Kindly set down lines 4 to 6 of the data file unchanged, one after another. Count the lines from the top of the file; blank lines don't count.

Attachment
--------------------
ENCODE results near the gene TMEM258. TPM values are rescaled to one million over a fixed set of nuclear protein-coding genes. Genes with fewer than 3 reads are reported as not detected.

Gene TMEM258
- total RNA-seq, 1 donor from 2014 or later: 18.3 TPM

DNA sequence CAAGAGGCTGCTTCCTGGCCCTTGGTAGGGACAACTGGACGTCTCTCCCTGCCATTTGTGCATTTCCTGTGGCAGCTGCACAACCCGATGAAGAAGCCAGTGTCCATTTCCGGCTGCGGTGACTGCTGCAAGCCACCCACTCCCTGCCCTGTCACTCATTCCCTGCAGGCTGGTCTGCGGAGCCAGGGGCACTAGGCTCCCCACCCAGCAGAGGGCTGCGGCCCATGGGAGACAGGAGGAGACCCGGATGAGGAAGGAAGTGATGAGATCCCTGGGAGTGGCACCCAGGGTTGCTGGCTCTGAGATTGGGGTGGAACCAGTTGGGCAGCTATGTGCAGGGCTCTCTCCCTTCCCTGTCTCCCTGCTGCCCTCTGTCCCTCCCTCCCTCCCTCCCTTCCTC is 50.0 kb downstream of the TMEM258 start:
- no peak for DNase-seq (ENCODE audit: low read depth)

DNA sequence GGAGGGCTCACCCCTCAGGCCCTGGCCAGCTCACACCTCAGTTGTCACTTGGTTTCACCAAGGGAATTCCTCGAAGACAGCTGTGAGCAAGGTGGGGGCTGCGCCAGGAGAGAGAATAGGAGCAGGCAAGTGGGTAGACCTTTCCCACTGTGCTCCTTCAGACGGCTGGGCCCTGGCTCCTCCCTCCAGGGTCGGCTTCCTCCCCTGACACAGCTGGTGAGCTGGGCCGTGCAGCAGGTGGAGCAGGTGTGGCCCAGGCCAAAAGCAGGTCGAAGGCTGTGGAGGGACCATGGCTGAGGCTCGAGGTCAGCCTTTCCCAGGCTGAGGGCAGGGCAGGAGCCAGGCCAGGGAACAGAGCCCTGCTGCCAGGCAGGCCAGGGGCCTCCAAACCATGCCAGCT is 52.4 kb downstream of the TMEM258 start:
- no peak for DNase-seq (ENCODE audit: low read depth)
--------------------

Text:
DNA sequence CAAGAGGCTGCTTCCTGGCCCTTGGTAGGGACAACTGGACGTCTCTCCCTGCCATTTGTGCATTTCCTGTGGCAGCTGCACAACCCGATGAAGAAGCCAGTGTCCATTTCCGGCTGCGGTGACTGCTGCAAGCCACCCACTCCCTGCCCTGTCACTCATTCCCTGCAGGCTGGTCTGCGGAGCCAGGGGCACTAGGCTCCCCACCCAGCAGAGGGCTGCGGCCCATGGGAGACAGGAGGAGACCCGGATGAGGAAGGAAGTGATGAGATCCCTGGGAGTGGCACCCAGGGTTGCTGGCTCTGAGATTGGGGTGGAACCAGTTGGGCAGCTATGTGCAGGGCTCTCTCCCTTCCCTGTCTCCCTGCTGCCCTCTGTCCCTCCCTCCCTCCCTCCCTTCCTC is 50.0 kb downstream of the TMEM258 start:
- no peak for DNase-seq (ENCODE audit: low read depth)

DNA sequence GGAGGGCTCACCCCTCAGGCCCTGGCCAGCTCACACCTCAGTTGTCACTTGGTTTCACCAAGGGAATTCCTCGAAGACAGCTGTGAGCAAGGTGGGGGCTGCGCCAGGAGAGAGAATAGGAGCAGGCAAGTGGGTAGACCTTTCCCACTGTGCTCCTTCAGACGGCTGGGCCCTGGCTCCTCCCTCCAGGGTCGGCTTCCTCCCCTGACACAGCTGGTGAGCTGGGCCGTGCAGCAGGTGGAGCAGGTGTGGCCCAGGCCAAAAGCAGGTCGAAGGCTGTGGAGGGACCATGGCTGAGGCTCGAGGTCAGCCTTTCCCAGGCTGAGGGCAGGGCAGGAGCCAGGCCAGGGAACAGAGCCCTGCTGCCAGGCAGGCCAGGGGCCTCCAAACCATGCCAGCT is 52.4 kb downstream of the TMEM258 start: